WOODFORD R BOEBINGER
THE STANDARD PRINTING CO.
FIRST ST. AT J.EFFERSON
Spray, N. C., Monday April 13, 1953
Marshall Field & Company Will
Suild Retail Store In Milwaukee
^xpansion Cited By
^^arshall Field & Company’s plans lor
® major retail store in Milwaukee were
'Confirmed last week.
An announcement, a company spokes-
said, was made April 6 in Mil-
aukee by Hughston M. McBain, chair-
>■ s Field’s is planning a major
I ®unit in a shopping center being
• Pianned by Froedtert Enterprises, Inc.
Although the actual construction
ate has not yet been definitely estab-
|shed,” Mr. McBain said, “certain pre-
'minary commitments have been made
final negotiations will be completed
. soon as possible.”
J The new Marshall Field & Company
stofe, Mr. McBain said, will be about
50,000 square feet in size. It will be
® typical Marshall Field & Company
pore, he said. He added that it was
early to describe the store in detail
to discuss its probable cost.
Chairman McBain said, “This is
®*iother step in the Company’s post
war program of improvement and ex
pansion, designed to meet the needs of
He outlined the Company’s program,
'^^ting the following major develop-
, The spending of 22.5 million dol-
' ^I's, since 1946, to improve the Chicago
• ®*id suburban retail store properties.
—The modernization and enlarge-
I'lent of the Frederick & Nelson store
Seattle, a division of Marshall Field
^ Company. Frederick & Nelson, where
*our floors were added to a five-story
“’Jilding and the entire structure re-
jHodeled, is now, Mr. McBain said, the
reading store in the growing Pacific
Northwest. Ten million dollars were
®Pent for this project, Mr. McBain said.
■—The modernization and improve-
*'^ent of Fieldcrest Mills, the textile
^'Manufacturing division of Marshall
(Continued on Page Three)
Textile Group To
Meet At Fieldale
Bennett Cerf To
Speak At Council
The spring meeting of the Northern
North Caroluia-Virginia Division of the
Southern Textile Association will be
held at Fieldale Y.M.C.A., Fieldale, Va.,
Saturday, April 25, beginning at 10 a. m.
Howard Barton, Fieldcrest Mills, chair
man of the division, will preside.
The invocation will be given by Rev.
Charles T. Boyd, pastor of Fieldale
Methodist Church. Joseph D. Moore,
manager of the Tcwel Mill, will extend
the welcome and the response will be
given by Charles Ward of Highland Cot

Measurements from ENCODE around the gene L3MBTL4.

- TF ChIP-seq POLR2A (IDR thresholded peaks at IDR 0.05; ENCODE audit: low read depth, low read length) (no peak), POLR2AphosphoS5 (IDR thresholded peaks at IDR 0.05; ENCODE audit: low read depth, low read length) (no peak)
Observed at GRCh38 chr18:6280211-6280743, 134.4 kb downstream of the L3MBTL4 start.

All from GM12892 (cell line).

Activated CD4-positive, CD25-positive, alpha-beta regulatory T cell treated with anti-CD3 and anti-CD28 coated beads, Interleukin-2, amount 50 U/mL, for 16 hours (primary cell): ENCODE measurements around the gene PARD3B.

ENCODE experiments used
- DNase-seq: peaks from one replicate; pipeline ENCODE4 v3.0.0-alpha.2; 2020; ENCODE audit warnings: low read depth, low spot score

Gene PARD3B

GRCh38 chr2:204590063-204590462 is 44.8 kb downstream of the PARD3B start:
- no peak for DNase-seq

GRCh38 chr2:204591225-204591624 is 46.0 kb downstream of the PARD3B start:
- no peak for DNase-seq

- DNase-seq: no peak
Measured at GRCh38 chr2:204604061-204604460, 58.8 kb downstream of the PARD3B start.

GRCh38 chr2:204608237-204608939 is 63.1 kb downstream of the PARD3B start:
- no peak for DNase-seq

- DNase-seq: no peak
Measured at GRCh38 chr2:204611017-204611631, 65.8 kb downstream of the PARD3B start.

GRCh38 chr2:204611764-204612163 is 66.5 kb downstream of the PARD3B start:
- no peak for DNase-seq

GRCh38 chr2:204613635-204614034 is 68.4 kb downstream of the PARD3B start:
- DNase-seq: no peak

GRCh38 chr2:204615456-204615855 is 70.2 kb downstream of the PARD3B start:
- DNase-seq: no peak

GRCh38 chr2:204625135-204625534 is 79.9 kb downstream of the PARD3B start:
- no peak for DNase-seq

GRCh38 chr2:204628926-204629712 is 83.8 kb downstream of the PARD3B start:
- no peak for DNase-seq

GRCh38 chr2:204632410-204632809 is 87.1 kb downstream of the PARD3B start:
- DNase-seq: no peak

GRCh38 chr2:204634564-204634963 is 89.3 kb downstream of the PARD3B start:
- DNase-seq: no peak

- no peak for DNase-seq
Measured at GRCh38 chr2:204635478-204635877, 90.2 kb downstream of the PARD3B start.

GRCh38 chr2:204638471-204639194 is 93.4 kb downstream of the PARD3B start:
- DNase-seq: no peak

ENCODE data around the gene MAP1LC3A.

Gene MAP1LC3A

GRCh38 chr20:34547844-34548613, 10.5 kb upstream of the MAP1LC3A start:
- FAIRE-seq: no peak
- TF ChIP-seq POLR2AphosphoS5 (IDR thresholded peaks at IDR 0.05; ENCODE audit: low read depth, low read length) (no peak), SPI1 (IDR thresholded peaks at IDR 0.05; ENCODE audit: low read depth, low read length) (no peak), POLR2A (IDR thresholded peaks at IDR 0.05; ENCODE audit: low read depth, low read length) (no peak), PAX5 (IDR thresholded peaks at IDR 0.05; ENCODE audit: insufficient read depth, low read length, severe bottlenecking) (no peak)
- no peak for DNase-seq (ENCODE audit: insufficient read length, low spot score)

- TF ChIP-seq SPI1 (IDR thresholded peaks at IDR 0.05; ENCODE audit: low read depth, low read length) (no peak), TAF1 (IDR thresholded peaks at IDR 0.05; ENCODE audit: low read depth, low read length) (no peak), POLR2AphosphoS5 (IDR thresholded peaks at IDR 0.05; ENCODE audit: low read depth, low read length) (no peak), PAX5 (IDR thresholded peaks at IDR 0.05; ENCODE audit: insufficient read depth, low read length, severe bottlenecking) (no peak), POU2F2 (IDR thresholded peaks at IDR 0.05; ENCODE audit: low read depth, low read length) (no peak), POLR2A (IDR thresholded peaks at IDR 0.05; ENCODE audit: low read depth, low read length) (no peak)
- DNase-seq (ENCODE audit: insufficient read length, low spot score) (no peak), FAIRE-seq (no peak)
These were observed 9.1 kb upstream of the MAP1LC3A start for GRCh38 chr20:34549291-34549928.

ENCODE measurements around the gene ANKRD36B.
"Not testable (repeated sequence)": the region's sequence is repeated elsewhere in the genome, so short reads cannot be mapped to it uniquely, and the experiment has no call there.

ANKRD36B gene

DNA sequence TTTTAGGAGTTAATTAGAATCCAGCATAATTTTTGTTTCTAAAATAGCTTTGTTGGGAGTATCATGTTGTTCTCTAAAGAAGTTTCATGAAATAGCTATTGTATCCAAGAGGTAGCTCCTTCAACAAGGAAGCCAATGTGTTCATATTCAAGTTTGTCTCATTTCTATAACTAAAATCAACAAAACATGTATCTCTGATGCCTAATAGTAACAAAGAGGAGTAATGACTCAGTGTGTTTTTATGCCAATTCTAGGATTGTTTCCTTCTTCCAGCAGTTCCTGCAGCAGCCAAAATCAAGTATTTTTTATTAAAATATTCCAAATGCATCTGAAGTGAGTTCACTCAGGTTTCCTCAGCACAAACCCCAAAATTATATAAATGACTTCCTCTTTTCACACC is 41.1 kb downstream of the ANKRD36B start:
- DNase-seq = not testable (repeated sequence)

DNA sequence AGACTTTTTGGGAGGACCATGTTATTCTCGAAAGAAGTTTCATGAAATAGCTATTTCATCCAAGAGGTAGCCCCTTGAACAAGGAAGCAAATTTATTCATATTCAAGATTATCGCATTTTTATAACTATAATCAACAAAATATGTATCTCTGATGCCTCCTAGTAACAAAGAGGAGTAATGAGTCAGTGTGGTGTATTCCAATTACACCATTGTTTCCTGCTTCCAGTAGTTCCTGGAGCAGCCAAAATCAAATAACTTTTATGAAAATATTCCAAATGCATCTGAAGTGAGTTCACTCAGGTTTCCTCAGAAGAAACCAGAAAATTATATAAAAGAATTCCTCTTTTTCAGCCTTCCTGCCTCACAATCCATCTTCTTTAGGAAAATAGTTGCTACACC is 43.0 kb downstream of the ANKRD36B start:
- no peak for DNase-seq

ton Mills, High Point.
D. A. Purcell, Fieldcrest Mills, presi
dent of the Southern Textile Association,
wil present a report on the association
convention at Blowing Eock. J. T. Mc-
Aden, of Charlotte, secretary and treas
urer of the association, will make a re
port on membership.
H. W. Whitcomb, assistant general
manager of Fieldcrest Mills, will intro
duce the speaker. Dr. L. H. Hance, exe
cutive vice president. Institute of Tex
tile Technology, Charlottesville, Va.
Following the address by Dr. Hance,
there will be a number of group meet
ings on technical subjects.
Discussions will be led as follows:
“Carding,” B. J. Ballard, Highland Cot
ton Mills, High Point; “Spinning,”
Wilbur Honeycutt, Cone Mills, Greens
boro; “Slashing,” Mr. Zonnenberg, Fox-
ol, Netherlands, and Charlotte; “Weav
ing,” Langdon Joslin, Dan River Mills,
Danville, Va.; “Time Study,” Harvey
Yoder, Spray Cotton Mills, Spray.
Waste control is something big at
Fieldcrest this year. You’ll be hearing
more about it as the program is extend
ed to more departments in the mills.
Employees’ suggestions and cooperation
are basic and essential.
See pages four and five, this issue, for
how employees of some departments al
ready are attaining good results in the
control of waste.
Bennett Cerf, noted author, lecturer,
columnist, publisher and television per
sonality, will address the Carolina Co
operative Council and the Junior Coun
cil at a joint meeting in the Leaksville-
Spray Junior High School auditorium at
7:30 o’clock Thursday evening, April 30.
Set For April 28
An election will be conducted in the
Company’s North Carolina mills Tues
day, April 28, to determine whether the
employees wish to be represented by
the TWUA-CIO or the UTWA-AFL.
The election will be under supervision
of National Labor Relations Board
officials. All of the mills will vote as
a unit and the over-all vote will deter
mine the outcome. A simple majority of
the votes cast will decide the winner.
In an election Tuesday, April 7, the
CIO received the highest vote but lack
ed a majority. The CIO received 1368,
the AFL 1090 with 344 employees vot
ing “neither.” Seventeen votes were
challenged and four were declared void.
Excluding employees in military serv
ice, a total of 3,321 were eligible to
vote. Of this number 2823 participated
in the election.